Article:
Much of the beauty and heritage of Bosque County is closely entwined with its abundant water-ways -- the Bosque and Brazos Rivers and two lakes, Meridian and Whitney. The county's distinctive pathways reflect its history -- the Cleng Peerson Memorial Highway, the Old Chisholm Trail, the Santa Fe Railroad, and the Texas Lakes Trail.
Early Spanish explorers bestowed the name Bosque (pronounced boss-kee) meaning "wooded." The first survey for land grants in the Bosque Valley came about in 1839. In 1849, a few years after Texas attained statehood, the first permanent settlers arrived to a territory still roamed by Native Americans. By 1854, the number of settlers living in Bosque Territory had increased, and Bosque County was created. Meridian was named the County seat.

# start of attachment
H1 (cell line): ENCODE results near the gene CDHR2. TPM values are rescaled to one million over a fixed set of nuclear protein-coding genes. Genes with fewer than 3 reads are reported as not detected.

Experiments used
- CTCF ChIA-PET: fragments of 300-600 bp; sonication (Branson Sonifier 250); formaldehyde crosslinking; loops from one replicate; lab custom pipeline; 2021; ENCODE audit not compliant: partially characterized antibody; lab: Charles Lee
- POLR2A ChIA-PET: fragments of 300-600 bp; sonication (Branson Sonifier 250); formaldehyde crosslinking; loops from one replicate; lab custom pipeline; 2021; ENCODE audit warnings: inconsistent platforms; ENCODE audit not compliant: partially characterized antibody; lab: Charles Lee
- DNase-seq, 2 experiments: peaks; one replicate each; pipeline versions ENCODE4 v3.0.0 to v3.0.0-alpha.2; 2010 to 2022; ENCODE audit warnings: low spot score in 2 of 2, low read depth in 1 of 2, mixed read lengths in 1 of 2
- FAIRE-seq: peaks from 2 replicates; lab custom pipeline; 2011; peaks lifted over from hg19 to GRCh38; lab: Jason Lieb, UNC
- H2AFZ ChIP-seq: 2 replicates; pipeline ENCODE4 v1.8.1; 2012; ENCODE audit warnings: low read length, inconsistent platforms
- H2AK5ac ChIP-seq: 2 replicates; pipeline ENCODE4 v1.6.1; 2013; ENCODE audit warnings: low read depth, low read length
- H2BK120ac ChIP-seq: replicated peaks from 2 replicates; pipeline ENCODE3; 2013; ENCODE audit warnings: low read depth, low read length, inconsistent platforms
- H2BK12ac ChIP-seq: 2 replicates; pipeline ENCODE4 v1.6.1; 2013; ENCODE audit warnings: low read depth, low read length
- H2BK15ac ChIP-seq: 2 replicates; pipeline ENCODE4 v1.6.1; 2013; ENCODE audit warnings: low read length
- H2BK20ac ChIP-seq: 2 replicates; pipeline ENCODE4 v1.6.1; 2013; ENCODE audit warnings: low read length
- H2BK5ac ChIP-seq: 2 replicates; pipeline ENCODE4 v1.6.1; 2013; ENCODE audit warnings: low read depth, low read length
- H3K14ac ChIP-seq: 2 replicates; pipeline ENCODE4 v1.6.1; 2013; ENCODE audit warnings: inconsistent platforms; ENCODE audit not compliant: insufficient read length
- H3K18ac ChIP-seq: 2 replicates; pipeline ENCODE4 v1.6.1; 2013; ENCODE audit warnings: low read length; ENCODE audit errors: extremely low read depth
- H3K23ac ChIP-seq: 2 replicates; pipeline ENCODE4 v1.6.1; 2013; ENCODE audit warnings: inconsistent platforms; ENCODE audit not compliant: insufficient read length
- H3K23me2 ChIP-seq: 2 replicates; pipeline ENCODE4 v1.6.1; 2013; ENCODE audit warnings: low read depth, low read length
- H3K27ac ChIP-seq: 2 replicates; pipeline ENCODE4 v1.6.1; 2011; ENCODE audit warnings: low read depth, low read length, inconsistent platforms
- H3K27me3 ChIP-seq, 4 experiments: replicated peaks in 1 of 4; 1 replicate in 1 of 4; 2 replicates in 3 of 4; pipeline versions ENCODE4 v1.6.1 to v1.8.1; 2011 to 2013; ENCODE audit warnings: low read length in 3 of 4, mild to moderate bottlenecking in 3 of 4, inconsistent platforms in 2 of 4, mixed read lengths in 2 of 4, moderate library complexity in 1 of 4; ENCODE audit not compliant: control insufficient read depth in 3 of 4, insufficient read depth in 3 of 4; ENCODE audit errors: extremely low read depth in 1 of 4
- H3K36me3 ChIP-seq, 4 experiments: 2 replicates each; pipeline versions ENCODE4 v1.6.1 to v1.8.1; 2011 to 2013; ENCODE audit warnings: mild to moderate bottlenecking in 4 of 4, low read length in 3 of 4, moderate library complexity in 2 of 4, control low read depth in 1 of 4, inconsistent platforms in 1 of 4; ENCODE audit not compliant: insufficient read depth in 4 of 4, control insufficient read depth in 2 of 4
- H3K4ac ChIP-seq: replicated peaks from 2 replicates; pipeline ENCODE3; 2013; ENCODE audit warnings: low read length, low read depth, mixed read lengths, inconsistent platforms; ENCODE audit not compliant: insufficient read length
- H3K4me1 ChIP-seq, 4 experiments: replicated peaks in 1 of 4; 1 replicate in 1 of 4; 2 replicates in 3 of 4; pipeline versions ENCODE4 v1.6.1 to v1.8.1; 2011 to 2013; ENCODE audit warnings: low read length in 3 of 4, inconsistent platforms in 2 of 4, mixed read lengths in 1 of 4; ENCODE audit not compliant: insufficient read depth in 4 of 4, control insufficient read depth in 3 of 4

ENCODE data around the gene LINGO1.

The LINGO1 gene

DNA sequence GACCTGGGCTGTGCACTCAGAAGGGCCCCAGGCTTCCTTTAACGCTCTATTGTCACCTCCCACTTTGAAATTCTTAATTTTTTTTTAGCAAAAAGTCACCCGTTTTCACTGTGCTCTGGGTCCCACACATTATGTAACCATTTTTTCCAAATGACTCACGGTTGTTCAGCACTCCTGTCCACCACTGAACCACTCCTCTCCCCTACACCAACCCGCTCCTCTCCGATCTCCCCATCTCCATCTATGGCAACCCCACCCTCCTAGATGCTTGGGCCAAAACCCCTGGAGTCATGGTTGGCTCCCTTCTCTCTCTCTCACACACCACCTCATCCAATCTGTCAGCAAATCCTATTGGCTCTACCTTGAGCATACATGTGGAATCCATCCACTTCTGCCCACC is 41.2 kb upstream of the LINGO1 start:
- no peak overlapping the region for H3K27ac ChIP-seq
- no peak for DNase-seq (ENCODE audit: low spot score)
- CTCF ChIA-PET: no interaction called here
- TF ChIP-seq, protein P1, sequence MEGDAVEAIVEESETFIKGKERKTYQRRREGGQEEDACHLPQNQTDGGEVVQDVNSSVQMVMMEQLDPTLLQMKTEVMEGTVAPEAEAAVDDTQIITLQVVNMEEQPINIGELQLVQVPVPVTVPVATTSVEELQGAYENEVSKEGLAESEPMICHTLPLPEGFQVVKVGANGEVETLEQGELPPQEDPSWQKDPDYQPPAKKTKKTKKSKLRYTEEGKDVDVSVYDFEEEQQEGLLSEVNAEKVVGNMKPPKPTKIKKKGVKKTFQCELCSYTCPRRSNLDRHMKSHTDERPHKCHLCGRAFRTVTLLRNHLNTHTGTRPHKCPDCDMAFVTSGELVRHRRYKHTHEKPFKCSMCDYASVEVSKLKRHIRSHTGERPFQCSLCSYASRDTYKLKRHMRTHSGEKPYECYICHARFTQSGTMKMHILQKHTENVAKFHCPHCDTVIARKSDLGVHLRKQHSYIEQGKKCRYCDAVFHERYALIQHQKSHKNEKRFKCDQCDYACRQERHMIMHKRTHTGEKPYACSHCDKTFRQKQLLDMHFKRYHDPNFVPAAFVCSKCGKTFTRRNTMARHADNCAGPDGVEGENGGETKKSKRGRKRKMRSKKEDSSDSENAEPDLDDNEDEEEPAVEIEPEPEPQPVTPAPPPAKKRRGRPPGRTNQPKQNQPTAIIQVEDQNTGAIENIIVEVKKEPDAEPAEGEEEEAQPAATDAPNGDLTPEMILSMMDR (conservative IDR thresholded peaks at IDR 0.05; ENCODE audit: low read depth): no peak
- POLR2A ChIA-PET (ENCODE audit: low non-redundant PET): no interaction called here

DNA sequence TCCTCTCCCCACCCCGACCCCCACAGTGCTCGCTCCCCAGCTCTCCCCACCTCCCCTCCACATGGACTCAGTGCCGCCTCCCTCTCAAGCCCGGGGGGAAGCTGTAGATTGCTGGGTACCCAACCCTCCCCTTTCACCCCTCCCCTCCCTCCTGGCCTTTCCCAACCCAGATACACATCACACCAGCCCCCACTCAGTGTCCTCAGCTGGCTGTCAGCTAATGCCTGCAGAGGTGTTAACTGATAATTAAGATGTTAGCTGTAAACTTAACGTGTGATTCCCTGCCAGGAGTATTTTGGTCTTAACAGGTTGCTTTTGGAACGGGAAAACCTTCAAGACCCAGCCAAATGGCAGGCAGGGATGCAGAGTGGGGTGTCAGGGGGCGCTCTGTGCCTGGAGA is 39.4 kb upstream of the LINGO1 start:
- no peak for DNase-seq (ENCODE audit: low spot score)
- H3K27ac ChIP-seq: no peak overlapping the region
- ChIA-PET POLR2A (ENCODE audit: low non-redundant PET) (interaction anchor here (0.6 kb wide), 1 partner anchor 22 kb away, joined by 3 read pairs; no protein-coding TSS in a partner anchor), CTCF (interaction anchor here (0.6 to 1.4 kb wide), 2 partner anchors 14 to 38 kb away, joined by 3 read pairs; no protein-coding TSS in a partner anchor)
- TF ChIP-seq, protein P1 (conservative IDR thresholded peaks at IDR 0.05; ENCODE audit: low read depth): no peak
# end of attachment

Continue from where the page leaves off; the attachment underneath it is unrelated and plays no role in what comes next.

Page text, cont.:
Lured by fertile, inexpensive land, more settlers came -- mostly Anglo-Americans moving west with the frontier, and Norwegian and German immigrants. The pioneer farmers and ranchers were industrious and creative. They built homes, churches and schools, mills for their wheat, gins for their cotton, and produced a thriving livestock business. Bustling communities sprang up, and small towns flourished through the turn of the century. As America changed, so did Bosque County.
The beauty of Bosque County is still abundant, and the spirit of the pioneers has remained. Much of the proud heritage has been preserved to share and enjoy, and more has been added. As we enter a new century, we invite you to experience the pleasures of Bosque County --yesterday's, today's and tomorrow's.